3. Play with my grandchildren (none of which exist yet)
4. Return to Ireland and really see it for more than 3 days.
5. Go to my grandfather’s home in Sweden
6. See more of London than just Heathrow and surrounding area
7. Tour Versailles

Seven Things I Cannot Do
This is hard. I really subscribe to I can do all things through Christ Who strengthens me. But if I think about what I can’t do without Him?—then there’s way more than 7. OK, I’ll come up with something.
1. Organize or Plan in a quick, methodical way
2. Make my loved ones surrender to Jesus
3. Lose weight and keep it off—this is really posturing. I know I can lose the weight if I put total focus on it and let the rest of my world fall apart
4. Go more than a day without some form of chocolate—again, I really could but it wouldn’t be pretty
5. Retire from teaching and work full-time writing
6. Stay away from my computer
7. Resist my husband

Seven Things That Attracted Me to My Husband
1. His blue eyes
2. His sense of humor
3. His intelliegence
4. His long legs
5. His compassion
6. How he makes me feel safe
7. Oh, yeah, and his kiss (OH, yeah)

Seven Things I Say Most Often
1. Knock it off
2. No kissing in Kindergarten
3. I’m never going to get this book finished!
4. Can’t type worth beans
5. lthtt –laughing too hard to type
6. what meeting?
7. Man, I have to cook again? Didn’t I just do that last week?

Seven Books I Love— Like Jen, this is besides the Bible. And I know I’m leaving out lots I really love but am too tired to think clearly at the moment. And these are only including books that have been published or I’d have to make the list longer.
1. Anything written by Liz Curtis Higgs
2. Randy Ingermanson’s City of God series
3. My Utmost for His Highest
4. Les Miserables--yep,I read the unabridged version but in English
5. Jane Austin books
6. Martha Grimes’ Richard Jury series
7. Anything written by Linda Windsor

Seven Movies I Would Watch Over and Over Again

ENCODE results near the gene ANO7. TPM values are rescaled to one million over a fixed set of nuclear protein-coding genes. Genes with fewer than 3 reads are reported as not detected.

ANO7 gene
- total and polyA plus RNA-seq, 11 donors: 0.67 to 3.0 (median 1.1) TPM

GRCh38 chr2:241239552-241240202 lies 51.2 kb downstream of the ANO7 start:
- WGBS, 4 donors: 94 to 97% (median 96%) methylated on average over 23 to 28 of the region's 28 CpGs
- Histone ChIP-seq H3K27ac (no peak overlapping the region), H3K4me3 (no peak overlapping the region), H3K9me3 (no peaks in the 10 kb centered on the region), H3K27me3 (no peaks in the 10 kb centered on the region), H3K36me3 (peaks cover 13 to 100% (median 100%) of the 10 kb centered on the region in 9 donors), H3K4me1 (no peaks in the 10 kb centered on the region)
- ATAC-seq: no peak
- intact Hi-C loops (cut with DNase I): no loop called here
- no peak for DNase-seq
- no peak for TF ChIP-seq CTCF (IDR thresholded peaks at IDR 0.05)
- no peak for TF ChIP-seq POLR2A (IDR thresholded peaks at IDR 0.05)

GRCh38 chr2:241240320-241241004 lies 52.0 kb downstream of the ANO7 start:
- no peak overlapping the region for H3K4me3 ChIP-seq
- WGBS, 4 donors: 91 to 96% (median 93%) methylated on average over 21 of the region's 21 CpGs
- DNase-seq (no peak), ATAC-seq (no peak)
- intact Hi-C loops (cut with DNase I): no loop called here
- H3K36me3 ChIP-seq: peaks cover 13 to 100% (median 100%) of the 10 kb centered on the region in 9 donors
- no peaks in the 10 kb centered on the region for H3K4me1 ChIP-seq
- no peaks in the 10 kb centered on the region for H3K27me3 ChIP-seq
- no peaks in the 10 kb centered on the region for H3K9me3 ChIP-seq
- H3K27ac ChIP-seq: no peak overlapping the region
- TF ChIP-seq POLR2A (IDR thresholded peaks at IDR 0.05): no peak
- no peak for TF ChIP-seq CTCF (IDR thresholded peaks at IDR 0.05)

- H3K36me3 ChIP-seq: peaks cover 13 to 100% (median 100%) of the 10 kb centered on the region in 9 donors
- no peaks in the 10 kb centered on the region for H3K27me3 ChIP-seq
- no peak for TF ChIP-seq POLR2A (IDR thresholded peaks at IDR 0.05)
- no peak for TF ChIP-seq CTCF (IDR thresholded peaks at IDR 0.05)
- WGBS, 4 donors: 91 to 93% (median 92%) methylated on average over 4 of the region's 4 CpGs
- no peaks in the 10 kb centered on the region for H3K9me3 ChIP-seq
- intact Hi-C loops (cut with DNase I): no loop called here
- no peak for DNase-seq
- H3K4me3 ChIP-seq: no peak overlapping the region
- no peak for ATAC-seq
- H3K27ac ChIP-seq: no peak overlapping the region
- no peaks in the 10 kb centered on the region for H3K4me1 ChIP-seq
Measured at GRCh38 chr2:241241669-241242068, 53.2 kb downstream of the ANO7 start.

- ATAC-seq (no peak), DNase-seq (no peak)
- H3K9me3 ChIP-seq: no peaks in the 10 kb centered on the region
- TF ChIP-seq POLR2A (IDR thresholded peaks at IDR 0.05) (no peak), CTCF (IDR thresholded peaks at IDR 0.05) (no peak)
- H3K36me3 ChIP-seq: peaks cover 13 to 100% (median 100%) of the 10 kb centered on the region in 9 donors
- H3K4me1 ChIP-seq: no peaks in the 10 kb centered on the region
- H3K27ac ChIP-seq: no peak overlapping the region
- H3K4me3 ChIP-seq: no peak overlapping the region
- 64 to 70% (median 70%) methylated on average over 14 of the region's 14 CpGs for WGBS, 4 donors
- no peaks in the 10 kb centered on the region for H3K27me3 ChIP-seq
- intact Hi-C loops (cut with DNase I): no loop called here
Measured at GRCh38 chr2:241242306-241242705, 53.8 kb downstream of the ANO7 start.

1. Fools Rush In
2. Wonderworks version of A Little Princess
3. The Sting
4. The Philadelphia Story
5. Rear Window
6. It’s a Wonderful Life
7. Last of The Mohicans with Daniel Day Lewis

Seven People I Want to Join In Too
1. Randy Ingermanson
2. Linda Windsor
3. Allison Bottke
4. Tiff Miller
5. Greg Williamson
6. Cheryl Wilford
7. Phil Cary

By the way, I do not plan to post more than once a week but this crept up on me. In the future, I want to continue to have a new post on Saturdays. Hope this brings a laugh.

Abundant blessings,

Saturday, December 03, 2005

Peeves and Blessings

This past week I discovered a running topic—at school, on a writer’s loop—and it has me thinking. A dangerous thing to do, as my husband would tell you. The topic wove through different categories but the central issue rested on pet peeves. A few of mine cropped up and I’d like to vent…I mean share.

One of my pet peeves has to do with those who are in the spotlight, speaking from a platform of intelligence and authority (evening news, politicians, experts) and they can’t even pronounce the word “often” correctly. It’s not that hard. I know it comes up as a fourth grade spelling word when studying words with silent letters. So why do adults, who surely have gone to school for longer than a high school diploma, insist on pronouncing the word as if the /t/ is vocalized? Huh?